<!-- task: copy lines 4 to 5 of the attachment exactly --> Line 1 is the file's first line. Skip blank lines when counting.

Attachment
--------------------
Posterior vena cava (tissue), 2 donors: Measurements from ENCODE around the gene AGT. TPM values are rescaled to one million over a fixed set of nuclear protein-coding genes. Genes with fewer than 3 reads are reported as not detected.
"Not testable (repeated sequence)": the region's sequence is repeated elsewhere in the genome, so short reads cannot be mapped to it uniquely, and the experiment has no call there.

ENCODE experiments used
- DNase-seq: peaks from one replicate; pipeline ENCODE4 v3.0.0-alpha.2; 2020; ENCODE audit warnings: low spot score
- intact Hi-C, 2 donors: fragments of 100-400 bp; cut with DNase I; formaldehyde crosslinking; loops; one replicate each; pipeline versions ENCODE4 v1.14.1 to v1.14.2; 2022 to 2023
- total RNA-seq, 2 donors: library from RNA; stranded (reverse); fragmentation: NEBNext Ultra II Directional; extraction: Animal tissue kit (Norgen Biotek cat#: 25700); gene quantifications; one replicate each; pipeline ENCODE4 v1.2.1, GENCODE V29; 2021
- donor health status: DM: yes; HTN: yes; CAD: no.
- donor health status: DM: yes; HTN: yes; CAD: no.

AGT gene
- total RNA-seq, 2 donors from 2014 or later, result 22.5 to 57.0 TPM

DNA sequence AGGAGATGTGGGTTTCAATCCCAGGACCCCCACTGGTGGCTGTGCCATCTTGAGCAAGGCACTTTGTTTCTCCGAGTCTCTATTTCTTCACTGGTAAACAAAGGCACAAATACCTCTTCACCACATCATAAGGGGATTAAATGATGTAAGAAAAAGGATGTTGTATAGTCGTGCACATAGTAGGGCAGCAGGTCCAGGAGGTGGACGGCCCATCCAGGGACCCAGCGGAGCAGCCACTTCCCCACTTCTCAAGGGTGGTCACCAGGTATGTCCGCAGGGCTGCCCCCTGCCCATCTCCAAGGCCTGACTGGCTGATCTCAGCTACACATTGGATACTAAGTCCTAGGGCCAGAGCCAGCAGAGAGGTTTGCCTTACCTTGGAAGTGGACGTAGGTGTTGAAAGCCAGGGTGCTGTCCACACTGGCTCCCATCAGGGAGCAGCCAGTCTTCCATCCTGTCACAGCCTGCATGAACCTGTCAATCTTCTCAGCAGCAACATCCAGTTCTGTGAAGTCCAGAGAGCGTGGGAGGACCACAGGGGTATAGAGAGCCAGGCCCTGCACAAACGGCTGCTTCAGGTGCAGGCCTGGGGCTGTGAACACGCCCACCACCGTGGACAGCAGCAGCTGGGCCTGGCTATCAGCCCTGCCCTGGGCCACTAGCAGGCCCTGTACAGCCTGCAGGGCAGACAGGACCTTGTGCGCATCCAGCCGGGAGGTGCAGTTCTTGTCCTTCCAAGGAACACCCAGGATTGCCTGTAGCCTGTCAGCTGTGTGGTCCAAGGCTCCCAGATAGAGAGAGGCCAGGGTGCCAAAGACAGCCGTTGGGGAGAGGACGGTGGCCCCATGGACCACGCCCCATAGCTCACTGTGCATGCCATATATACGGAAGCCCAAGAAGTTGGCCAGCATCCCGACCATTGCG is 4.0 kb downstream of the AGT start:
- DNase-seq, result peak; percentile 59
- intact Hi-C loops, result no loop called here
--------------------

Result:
- DNase-seq: peaks from one replicate; pipeline ENCODE4 v3.0.0-alpha.2; 2020; ENCODE audit warnings: low spot score
- intact Hi-C, 2 donors: fragments of 100-400 bp; cut with DNase I; formaldehyde crosslinking; loops; one replicate each; pipeline versions ENCODE4 v1.14.1 to v1.14.2; 2022 to 2023